In the last three longish movies I've made they've been kind of my family. I'd always been making autobiographies, but more or less just using myself as a scientist would use a piece of litmus paper: I'd dip myself into situations, and I'd do something really cowardly and petty, and so would my characters. But then I finally decided, what's the point of taking a character and vivisecting him unless you put something at stake? So I started putting my name on these things. I think I'm going to quit doing that now, 'cause actually I'm coming to terms with my family and I really love them, and they're, you know, they're human and...

What is your interest in personal mythology? Does everyone need one? Does every place?

I don't want to bore Americans with how lousy Canadians are at self-mythologizing, but it had become something important to me. To define ourselves as Canadians is impossible. We always define ourselves by what we're not--we're not American. What does that mean? Well, we don't exaggerate. We don't brag as much. So whenever we describe our historical figures or our cultural figures, we describe them in life-size terms--and there's no more surefire way to consign someone to oblivion. I just thought, No, no, I'm going to tell the story properly, the way old Hollywood would.

Can you talk about If Day, the scenario in which, in order to drum up local interest in Victory Bonds, actors simulated a Nazi takeover of Winnipeg?

This is an example of how lousy Canadians are at self-mythologizing. If Day is very similar to Orson Welles's War of the Worlds broadcast. In America legend quickly boiled that experience down to probably apocryphal accounts of people committing suicide and dying in panicky exoduses. But in Canada I'd never even heard of If Day until halfway through shooting this movie. And it was in my own hometown! And it wasn't just a radio broadcast; it was 5,000 people in Nazi uniforms. I think instantly we just went, Well, it was a fake invasion, so no point in really talking about it. It was completely forgotten! And it took an American friend of mine down in Missoula, Montana, to tell me about it.

You published your journals a few years ago. Why?

I make a few mistakes... They were my diaries with, like, confessions about exactly where I've masturbated and things like that. I don't know. I haven't read them, so I'm not sure what got edited out.

You haven't read them?

I never did read them. I just wrote them. I had moved to Toronto for a few months, and I didn't trust the movers with the stuff that moved, so I was literally carrying them with me the day I arrived, and heading out for a coffee 'cause I couldn't get into my place yet. And I met an old friend, and he was with someone, a guy named Jason who was a publisher. And he just said, "What have you got there?" I had three of those old Moleskine notebooks under my arm. I said, "Oh, they're my diaries." And he said, "Jeez, I'd love to read those." I go, "Want to read them?" You know, I don't care. I had never read them. Someday I want to, when I'm 70. I said, "I want to edit them into something, maybe when I can write well enough." And he said he would love to look at them. And then he phoned me a couple days later and said he'd love to publish them. I was really leery--not about the things I said; I knew I wanted to stand by them. But I just thought it was missing an opportunity to publish them properly many years from now. But he talked me into just getting them published. I said OK.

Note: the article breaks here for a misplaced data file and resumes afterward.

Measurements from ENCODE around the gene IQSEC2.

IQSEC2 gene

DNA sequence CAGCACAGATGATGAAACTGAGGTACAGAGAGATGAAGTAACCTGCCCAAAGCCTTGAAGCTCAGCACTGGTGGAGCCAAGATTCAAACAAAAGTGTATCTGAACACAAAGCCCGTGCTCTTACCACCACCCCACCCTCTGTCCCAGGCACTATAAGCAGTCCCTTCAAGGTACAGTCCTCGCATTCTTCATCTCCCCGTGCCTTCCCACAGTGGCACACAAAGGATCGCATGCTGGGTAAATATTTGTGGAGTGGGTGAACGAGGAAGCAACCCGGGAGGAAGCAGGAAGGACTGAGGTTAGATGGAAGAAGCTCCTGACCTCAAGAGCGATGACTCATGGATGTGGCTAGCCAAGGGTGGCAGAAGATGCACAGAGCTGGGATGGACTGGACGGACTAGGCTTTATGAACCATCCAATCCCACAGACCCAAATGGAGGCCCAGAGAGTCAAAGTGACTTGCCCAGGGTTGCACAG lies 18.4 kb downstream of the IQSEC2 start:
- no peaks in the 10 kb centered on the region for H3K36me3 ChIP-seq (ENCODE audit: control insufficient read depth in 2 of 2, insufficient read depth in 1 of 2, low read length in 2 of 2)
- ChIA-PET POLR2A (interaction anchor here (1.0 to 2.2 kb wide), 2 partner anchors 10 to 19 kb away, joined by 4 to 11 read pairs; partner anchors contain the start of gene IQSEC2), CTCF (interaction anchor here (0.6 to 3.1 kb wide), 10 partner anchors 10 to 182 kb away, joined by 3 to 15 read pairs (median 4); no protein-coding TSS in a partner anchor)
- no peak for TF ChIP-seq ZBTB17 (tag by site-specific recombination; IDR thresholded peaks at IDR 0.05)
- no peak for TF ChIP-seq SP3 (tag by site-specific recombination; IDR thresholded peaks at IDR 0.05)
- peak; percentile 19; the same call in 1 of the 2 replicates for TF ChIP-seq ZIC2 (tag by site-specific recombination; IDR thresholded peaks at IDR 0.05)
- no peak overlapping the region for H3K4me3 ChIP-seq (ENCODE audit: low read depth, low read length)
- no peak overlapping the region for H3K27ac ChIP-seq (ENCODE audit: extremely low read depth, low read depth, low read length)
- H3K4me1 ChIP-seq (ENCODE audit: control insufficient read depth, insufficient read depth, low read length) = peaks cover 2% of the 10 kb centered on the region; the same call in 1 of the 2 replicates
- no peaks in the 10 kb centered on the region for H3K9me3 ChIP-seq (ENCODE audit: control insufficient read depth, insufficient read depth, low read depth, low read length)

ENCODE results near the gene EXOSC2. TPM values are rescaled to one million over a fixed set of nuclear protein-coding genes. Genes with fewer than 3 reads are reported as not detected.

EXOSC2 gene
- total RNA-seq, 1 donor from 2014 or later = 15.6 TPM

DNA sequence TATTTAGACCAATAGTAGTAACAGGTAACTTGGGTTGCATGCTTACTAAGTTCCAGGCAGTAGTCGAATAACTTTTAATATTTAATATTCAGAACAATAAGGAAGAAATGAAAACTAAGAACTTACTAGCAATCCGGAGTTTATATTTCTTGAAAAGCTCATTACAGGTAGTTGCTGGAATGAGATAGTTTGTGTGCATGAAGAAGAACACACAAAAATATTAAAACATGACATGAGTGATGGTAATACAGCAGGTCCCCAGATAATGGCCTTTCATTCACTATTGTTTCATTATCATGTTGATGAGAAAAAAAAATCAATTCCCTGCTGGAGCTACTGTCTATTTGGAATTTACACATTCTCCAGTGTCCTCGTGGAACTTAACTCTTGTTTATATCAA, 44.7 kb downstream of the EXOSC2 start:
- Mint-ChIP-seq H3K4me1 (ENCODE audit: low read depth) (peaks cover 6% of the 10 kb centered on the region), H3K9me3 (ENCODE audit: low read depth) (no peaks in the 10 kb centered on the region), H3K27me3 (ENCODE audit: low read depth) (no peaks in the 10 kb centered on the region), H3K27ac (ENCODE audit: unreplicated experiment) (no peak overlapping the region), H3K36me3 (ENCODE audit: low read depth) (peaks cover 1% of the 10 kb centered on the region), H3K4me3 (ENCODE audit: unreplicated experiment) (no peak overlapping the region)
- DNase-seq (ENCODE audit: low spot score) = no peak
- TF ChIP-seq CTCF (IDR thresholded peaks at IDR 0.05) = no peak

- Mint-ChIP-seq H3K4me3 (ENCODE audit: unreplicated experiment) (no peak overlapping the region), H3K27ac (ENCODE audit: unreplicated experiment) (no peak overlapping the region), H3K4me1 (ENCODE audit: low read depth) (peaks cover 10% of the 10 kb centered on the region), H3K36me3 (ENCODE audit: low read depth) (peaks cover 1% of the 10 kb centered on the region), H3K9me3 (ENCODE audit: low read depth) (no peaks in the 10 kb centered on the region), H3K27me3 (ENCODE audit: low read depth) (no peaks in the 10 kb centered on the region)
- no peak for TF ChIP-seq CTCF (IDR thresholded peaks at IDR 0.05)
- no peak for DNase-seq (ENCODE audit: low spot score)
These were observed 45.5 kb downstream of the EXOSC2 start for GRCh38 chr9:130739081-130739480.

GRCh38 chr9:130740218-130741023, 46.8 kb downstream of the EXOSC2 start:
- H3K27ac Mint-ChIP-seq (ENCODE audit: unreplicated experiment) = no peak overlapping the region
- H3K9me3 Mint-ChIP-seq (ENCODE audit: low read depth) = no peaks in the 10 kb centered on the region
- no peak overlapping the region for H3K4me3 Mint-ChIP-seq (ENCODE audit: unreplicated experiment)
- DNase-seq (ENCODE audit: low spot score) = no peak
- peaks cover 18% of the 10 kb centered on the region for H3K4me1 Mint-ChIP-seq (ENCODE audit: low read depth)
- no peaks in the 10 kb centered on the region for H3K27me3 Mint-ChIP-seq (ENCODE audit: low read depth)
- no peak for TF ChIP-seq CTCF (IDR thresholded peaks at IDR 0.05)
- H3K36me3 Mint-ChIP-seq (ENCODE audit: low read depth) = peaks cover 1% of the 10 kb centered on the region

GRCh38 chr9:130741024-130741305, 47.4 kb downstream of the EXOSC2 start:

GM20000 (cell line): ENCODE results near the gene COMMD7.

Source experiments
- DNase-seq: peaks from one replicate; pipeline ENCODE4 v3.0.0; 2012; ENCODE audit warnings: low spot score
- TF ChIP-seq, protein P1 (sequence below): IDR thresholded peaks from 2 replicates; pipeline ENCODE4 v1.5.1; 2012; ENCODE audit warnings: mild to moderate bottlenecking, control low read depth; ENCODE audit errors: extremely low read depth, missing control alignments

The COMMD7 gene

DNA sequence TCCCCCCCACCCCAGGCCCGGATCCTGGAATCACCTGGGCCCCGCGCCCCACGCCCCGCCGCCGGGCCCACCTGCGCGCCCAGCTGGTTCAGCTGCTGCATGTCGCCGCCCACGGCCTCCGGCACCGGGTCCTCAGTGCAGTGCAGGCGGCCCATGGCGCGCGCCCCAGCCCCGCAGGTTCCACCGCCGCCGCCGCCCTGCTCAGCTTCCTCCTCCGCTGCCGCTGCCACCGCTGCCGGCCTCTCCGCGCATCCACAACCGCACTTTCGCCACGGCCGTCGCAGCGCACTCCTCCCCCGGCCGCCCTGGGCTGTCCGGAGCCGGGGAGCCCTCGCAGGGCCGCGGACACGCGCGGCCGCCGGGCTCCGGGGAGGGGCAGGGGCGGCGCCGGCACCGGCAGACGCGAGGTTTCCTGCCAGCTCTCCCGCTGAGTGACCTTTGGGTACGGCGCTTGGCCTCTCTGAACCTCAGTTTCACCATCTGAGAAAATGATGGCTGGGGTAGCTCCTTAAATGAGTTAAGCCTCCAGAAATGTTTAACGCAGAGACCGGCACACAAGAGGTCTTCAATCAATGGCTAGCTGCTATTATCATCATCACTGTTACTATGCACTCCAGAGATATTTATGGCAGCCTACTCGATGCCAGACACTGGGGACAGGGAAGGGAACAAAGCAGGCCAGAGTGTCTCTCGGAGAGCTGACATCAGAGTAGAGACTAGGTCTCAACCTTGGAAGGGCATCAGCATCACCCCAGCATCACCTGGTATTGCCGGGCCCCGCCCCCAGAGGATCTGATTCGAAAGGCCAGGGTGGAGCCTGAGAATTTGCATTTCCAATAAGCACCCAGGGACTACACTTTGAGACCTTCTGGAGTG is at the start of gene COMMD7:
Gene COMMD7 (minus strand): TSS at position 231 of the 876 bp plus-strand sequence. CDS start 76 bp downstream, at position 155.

Is there an engine room, or is there always another door?

I wonder. Sometimes I feel like I've gotten to the engine room, but I'm wrong. But that's good. As long as there's something that feels true about, something that viewers can identify with. I know a lot of my viewers can't identify with anything in my movies when you just get responses like, "That's bizarre," or "I really like your movies--I hate narrative!" That's always been the most troubling enthusiastic compliment I've always received.

So your films are misunderstood by their fans?

Sometimes. And then on the other hand, I've often wondered if even I'd like them.